The weighting by referrer ranks is what makes the system robust against Chronos’s “random word” pages. Such pages would have very low rank, and if no other pages link to them or only other low-rank pages link to them, they have no means to acquire a higher rank.

As for the snippetting, the video I linked pretty much says that if they can’t or are requested not to crawl the page, they use text from the open directory project which seems to be what happened in your case.

I don’t see the reason for the opposition, either to the snippetting process, or the Irish.

I don’t recall ever having had that problem.
My bookmarked search page was Alta Vista Advanced Search and I would input boolean search terms (almost never just a single word or phrase):

(last AND (hitchhiker or hitchhiking)) and (holliday or holiday or halliday) and (mystery or fiction or book)

… and I got results that were invariably correctly containing exactly what I’d searched for.

This explains things in a way I can understand. Thanks.

As for the Irish, they seem a bit Irish. And, but and or they make a good cup of coffee.

I certainly do. I remember page after page of straight-up spam with no relevance whatsoever, just because search engines looked at the text of the page (even hidden text) and took it as gospel, not taking links into account.

It used to be common to have a load of key words in the same colour as the background so they’d be invisible to the human reader (unless he or she highlighted the text of the site or looked at the page source) but picked up by search engine web-crawlers.

For a while, it was even creepier than that: Search engines were indexing pages based on meta tags, which didn’t appear at all in the body of the actual page but were completely hidden in the page’s HTML source code.

This page describes it rather well:

The early Internet was primarily academic. It was a research project, not related to nuclear survivability but to simple reliability and cost-savings over older types of network. The early Web was also primarily academic, with a few large corporations using it for admittedly commercial but straightforwards purposes. Of course, once the massive growth phase kicked in, the dishonest assholes moved in and arbitraged the living Hell out of absolutely everything in sight. They were winning (or at least succeeding in being noticed, if not succeeding in getting paid*) until Google came along and suddenly you could get search results without a page or three of keyword spam before the first useful result.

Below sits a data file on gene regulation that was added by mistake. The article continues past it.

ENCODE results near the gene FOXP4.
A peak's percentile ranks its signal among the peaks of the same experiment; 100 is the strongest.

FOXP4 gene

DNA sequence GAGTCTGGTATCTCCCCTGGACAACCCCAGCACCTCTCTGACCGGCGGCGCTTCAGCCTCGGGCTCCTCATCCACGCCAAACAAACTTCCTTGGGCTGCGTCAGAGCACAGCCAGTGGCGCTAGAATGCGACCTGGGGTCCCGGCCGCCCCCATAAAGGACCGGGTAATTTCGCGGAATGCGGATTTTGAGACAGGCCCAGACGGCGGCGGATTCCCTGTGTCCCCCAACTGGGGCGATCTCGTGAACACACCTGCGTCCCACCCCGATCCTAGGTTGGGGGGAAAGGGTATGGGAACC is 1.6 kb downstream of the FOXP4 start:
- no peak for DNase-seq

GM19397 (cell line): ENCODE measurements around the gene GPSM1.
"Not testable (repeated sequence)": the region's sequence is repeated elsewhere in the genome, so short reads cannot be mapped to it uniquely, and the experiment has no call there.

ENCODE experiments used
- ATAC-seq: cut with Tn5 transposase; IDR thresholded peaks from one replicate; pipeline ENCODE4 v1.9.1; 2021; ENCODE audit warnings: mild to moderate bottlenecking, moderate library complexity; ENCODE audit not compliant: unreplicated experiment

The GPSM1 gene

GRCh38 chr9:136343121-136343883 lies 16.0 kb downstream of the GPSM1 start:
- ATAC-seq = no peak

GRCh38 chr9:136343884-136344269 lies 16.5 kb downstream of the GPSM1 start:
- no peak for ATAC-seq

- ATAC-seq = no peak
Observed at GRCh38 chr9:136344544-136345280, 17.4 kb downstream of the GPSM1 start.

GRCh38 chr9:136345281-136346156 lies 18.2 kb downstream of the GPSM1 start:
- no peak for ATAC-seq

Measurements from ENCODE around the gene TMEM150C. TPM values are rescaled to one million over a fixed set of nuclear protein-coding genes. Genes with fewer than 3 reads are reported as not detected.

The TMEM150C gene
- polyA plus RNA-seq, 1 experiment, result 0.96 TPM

*(One of the great and terrible things about Web publishing is how cheap it is. In the print world, if your idea doesn’t turn a profit within a relatively short timeframe, you’re gone, or at least relegated to the mimeograph-and-photocopy world. On the Web, things are cheap enough that you can make a go of a loser of an idea for a lot longer, and this includes spam projects that, frankly, aren’t very successful. Therefore, just because a spam page exists, doesn’t mean it’s making anyone very much money.)

Oh, yeah, meta tags. I once saw a serious “guide to building your own webpage” in a magazine, that advised that you should make sure to put the words “pamela anderson” in your meta tags, because apparently that was the most-searched string at the time. Never mind that that’s probably not what your webpage was about, and that anyone who searched for that wasn’t going to bother to stick around to see what you did have.

I did a search on Google using two technical code-terms. (Not at all real words.)

Of the first 10 pages listed, 8 didn’t have the second of the terms. Another had it but in a link to something else, and not even part of the main body of the page.

One. One page of 10 actually had both terms. And it turned out the info on that page was flat out wrong.

This is very, very typical.

They’ve gone over the edge in terms of being “helpful”. I don’t want extra help. I want exactly what I’m searching for.

Google doesn’t care about “power users” and such. They are catering to the lowest common denominator.

Re; Altavista. They even used to have simple wildcards. E.g., “encyclo*”. That is very helpful.

OK. Are you sure that the pages you’re looking for are actually out there? Because a lot of times, given searches like that, Altavista would just not return any hits. Google prefers, instead of giving you no hits, to at least give you hits that look like they might be of interest.

If there are no hits, I want to be told that. That can be very helpful to know.

E.g., in my search, if I was told “0 hits”. I would have had my answer and stopped right then.

There’s lots of examples in Computer Science where “no information” can be shown to be useful information.